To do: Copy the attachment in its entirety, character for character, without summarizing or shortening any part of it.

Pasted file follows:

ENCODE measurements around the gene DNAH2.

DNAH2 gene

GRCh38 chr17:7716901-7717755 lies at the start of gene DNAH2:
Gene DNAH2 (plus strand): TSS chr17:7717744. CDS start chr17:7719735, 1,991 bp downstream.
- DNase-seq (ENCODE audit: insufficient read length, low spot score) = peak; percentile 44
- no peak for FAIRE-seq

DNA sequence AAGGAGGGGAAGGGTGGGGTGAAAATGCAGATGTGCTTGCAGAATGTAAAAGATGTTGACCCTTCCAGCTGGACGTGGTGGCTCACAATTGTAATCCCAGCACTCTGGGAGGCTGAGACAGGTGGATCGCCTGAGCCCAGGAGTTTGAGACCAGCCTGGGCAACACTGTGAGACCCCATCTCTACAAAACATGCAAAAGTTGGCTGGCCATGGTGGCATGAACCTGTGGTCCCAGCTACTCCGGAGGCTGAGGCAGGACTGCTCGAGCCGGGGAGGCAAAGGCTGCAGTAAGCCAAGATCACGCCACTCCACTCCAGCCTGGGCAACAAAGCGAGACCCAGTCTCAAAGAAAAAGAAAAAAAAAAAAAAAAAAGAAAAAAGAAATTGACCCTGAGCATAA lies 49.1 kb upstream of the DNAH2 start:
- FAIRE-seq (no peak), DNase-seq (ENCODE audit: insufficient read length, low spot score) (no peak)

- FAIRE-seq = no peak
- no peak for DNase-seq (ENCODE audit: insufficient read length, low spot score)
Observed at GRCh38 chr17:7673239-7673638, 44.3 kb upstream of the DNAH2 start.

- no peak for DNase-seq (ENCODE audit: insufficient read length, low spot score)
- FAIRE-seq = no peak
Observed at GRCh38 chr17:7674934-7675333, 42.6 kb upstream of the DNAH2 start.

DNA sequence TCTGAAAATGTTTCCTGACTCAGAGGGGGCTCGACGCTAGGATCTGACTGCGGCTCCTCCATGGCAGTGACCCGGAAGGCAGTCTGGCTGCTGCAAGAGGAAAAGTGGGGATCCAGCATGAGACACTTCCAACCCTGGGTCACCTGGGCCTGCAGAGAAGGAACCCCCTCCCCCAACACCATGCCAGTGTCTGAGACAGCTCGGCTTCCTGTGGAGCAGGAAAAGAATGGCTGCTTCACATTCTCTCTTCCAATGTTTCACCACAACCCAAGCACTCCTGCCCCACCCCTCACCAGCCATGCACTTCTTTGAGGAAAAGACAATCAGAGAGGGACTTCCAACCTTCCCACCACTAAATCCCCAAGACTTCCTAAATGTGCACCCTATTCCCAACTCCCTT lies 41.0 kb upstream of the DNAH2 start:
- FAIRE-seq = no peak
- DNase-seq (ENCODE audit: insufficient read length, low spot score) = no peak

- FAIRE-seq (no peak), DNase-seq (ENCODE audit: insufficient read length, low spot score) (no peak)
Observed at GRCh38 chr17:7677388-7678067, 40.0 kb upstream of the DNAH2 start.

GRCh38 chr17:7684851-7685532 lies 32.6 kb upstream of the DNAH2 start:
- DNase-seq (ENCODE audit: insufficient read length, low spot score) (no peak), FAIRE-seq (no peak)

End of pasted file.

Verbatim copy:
ENCODE measurements around the gene DNAH2.

DNAH2 gene

GRCh38 chr17:7716901-7717755 lies at the start of gene DNAH2:
Gene DNAH2 (plus strand): TSS chr17:7717744. CDS start chr17:7719735, 1,991 bp downstream.
- DNase-seq (ENCODE audit: insufficient read length, low spot score) = peak; percentile 44
- no peak for FAIRE-seq

DNA sequence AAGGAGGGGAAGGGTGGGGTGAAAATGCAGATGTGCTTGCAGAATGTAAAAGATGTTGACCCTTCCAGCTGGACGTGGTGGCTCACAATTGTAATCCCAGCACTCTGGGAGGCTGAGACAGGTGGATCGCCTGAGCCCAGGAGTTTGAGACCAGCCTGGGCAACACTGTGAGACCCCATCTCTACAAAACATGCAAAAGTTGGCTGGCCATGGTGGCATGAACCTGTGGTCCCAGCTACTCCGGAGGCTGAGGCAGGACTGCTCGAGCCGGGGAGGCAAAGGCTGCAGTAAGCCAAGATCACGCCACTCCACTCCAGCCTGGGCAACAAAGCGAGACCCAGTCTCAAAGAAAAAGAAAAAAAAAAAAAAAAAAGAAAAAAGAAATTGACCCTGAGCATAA lies 49.1 kb upstream of the DNAH2 start:
- FAIRE-seq (no peak), DNase-seq (ENCODE audit: insufficient read length, low spot score) (no peak)

- FAIRE-seq = no peak
- no peak for DNase-seq (ENCODE audit: insufficient read length, low spot score)
Observed at GRCh38 chr17:7673239-7673638, 44.3 kb upstream of the DNAH2 start.

- no peak for DNase-seq (ENCODE audit: insufficient read length, low spot score)
- FAIRE-seq = no peak
Observed at GRCh38 chr17:7674934-7675333, 42.6 kb upstream of the DNAH2 start.

DNA sequence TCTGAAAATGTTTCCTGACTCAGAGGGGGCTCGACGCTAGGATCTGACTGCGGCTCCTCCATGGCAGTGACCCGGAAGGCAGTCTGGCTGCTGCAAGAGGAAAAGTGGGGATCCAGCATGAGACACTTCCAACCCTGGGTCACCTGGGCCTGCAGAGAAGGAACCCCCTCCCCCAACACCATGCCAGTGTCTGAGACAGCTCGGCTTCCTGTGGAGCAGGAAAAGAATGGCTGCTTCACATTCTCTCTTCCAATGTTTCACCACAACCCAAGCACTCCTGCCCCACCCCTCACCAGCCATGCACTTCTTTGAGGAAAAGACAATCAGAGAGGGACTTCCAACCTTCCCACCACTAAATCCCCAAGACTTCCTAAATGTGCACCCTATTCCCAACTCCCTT lies 41.0 kb upstream of the DNAH2 start:
- FAIRE-seq = no peak
- DNase-seq (ENCODE audit: insufficient read length, low spot score) = no peak

- FAIRE-seq (no peak), DNase-seq (ENCODE audit: insufficient read length, low spot score) (no peak)
Observed at GRCh38 chr17:7677388-7678067, 40.0 kb upstream of the DNAH2 start.

GRCh38 chr17:7684851-7685532 lies 32.6 kb upstream of the DNAH2 start:
- DNase-seq (ENCODE audit: insufficient read length, low spot score) (no peak), FAIRE-seq (no peak)